Chinese 17th century early Kangxi late Transitional bombe form small censer. Made for the Chinese market at the kilns at Jingdezhen and painted in under glaze blue to show four phoenix either in flight or in front of hollow rock
Censers were used to fill with sand and ‘joss sticks’ placed in that so that the air was filled with scent. Censers were used both by scholars on their tables and on the altar tables in the homes.
The small bulbous form of this censer would be easy to place any where.
The Phoenix was said to be the Empress of all birds and the most beautiful of them all. Although a legendary bird many think it was actually based on the flamingo.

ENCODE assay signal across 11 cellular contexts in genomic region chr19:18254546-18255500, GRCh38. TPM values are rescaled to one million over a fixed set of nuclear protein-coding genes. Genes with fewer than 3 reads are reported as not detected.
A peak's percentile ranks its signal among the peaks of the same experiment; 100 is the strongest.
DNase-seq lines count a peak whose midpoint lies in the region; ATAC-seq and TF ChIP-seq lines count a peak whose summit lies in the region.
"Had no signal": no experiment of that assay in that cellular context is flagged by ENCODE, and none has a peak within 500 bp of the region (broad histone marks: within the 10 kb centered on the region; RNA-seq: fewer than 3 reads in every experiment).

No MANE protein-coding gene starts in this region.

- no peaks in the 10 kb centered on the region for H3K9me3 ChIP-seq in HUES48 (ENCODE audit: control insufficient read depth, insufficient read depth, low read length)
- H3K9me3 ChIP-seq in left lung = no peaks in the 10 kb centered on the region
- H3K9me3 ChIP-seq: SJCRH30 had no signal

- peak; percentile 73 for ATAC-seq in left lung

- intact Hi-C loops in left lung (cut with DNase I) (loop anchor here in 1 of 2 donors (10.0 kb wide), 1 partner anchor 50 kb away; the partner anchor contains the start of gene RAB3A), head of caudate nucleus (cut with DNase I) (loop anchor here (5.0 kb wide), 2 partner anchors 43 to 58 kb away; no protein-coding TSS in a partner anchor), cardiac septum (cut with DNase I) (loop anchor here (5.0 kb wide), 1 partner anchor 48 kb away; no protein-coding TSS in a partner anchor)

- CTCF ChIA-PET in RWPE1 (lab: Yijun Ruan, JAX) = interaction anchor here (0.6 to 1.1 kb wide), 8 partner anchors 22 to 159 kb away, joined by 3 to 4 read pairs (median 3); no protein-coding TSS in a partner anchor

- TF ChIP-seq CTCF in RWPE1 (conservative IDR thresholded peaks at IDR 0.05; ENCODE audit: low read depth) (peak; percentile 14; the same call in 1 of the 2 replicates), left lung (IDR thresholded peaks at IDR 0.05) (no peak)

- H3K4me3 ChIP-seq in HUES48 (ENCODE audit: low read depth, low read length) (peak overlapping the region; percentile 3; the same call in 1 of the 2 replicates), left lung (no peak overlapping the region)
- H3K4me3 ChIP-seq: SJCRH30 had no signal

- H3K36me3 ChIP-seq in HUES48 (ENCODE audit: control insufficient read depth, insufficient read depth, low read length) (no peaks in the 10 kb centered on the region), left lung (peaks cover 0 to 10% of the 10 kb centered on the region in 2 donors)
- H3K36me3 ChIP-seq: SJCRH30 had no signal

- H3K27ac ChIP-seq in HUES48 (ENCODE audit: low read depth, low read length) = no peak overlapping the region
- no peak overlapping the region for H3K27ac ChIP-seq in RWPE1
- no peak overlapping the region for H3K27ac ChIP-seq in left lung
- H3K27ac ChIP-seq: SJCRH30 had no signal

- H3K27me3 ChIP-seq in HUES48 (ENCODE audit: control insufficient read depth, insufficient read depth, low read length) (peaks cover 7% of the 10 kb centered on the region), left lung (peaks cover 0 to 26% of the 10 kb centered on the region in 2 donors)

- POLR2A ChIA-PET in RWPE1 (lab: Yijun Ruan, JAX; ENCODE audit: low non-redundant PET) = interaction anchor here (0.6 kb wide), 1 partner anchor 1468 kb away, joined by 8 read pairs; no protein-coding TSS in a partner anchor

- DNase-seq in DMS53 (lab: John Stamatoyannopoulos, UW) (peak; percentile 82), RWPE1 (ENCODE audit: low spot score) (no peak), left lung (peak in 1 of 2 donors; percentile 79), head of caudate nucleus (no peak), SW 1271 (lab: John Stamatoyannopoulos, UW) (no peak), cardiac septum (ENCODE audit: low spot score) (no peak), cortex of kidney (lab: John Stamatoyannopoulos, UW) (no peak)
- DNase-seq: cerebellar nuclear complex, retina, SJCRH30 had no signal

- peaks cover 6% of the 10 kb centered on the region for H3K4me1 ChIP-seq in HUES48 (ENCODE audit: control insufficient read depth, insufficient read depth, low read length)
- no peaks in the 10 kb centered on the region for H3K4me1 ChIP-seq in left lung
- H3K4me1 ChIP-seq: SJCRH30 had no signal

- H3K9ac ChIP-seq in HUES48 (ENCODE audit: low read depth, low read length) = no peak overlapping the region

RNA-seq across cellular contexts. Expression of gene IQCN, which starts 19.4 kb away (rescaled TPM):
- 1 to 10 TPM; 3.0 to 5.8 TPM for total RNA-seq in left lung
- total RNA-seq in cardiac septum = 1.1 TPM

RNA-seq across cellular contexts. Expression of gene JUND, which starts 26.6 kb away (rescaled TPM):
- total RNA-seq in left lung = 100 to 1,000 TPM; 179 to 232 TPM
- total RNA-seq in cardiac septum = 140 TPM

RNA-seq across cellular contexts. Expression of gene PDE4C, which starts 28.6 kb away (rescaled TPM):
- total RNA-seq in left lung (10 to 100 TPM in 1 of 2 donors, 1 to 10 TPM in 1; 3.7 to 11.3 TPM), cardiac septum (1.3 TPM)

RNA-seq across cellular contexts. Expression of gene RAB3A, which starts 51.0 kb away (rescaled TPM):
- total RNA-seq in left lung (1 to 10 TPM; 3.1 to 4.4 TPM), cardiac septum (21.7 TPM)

It was said that the Phoenix was a composite of many and it was recorded as “resembling a wild swan before and a unicorn behind, the throat of a swallow, the bill of a fowl, the neck of a snake, the tail of a fish, the forehead of a crane, the crown of a mandarin duck, the stripes of a dragon and the vaulted back of a tortoise.
In Chinese folklore it was seen as the messenger to the Daoist gods as well as being the emblem of beauty and the Empress.
The phoenix was also associated with the human qualities of virtue, duty, correct behavior, reliability and humanity and would only appear at times of prosperity.
It was bought by a previous collector in Scotland from ‘Fellows and Son’ in Birmingham
An idiot at the kilns before the glaze was completely set must have stood something on top of it so in certain areas it gives the rim and the glaze an odd look
Great colour and form otherwise